On the other hand, I had difficulty with the easiest movement in the form. Well, one of the easier ones. Cloud Hands. It’s the one that movies always showed people doing if they were supposed to be doing Taiji. The longer name is something like Wave Hands Like Clouds, but we just call it Cloud Hands. For whatever reason, it just would not click in my brain. The kick section, though? Yeah, that was a breeze.
That’s my personality in a nutshell. I go for the har stuff and am not interested in something easy. It’s the same with my prospective dating partners–if they are overtly interested in me, then I am not interested in them. I am not saying this is a good thing, but it’s how I am.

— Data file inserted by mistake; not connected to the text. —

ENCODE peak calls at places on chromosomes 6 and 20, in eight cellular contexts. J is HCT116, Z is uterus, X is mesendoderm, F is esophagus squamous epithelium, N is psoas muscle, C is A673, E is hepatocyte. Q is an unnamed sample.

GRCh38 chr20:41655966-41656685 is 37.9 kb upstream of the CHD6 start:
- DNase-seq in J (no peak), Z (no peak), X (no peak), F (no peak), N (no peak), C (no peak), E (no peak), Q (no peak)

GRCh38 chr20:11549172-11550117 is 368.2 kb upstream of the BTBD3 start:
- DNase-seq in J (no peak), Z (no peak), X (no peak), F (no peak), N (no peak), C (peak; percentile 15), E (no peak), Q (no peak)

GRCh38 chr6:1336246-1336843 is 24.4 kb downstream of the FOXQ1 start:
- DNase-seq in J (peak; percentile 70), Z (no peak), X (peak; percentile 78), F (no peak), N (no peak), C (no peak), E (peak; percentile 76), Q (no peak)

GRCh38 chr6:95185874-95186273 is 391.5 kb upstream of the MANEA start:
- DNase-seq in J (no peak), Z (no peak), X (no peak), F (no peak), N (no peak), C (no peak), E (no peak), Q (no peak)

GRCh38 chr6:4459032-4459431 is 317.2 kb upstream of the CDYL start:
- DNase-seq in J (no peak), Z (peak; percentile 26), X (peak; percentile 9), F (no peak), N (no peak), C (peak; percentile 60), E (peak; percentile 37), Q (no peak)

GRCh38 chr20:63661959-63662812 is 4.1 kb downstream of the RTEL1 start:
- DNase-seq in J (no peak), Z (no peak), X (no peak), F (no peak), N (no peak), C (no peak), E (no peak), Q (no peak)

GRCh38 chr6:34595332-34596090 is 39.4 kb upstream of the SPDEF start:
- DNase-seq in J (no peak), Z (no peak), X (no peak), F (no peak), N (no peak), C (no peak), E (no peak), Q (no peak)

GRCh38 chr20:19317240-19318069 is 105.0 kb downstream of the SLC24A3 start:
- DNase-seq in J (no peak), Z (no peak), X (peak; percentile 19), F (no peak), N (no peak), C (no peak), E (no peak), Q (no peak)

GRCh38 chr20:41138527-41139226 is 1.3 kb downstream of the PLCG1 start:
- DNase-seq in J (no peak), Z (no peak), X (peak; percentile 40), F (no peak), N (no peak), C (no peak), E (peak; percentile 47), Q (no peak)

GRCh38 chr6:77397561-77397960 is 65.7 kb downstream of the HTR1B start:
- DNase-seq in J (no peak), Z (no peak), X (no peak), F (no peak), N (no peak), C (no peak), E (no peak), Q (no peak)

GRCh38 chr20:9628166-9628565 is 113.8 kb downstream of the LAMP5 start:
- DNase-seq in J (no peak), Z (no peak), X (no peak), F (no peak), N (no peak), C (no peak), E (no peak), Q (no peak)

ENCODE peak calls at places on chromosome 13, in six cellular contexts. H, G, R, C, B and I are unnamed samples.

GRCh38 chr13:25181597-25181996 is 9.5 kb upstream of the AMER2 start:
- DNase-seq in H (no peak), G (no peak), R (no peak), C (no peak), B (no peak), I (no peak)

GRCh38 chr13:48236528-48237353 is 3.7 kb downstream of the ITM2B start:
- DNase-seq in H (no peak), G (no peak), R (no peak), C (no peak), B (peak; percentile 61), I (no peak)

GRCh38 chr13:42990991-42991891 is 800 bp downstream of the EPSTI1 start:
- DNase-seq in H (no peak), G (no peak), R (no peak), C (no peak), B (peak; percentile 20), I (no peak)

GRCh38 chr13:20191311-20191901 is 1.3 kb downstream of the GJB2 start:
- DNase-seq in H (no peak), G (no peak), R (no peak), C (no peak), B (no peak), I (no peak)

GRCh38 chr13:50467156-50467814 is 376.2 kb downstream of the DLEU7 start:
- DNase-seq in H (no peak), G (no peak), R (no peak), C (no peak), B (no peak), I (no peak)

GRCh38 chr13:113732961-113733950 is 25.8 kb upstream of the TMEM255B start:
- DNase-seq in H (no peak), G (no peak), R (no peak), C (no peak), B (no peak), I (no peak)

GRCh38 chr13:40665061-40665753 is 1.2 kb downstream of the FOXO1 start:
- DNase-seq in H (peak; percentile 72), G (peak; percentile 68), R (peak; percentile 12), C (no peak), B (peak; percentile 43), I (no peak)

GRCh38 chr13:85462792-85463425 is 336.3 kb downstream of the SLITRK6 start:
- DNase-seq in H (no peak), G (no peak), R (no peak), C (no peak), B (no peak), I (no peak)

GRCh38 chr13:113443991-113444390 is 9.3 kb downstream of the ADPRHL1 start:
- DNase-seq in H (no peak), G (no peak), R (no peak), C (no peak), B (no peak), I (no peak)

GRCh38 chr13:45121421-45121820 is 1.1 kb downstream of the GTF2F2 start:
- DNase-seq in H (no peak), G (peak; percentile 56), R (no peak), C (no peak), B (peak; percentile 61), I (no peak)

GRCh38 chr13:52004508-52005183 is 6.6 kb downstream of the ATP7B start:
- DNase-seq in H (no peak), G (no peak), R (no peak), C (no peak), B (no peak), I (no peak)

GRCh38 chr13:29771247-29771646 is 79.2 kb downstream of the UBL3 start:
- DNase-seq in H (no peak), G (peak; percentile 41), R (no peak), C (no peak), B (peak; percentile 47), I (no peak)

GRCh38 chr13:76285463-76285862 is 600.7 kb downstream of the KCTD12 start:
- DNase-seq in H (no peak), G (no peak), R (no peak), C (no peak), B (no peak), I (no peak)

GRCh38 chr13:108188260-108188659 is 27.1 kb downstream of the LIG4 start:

The video I have included is Master Liang doing the Solo Form. He loved dancing, so he set the form to music. He made all the postures 2, 4, or 6 counts, which was awkward. My teacher’s teacher recently changed this to counts that were more natural. Master Liang also liked to do al the weapon forms with tassels for the same reason–the performance aspect. Though he would use the tassels in the form itself.
I’m glad my teacher’s teacher moved away from that and develaped a more pragmatic solo form. Once again, I have done a bait and switch. I’ll try to get back to Bagua tomorrow.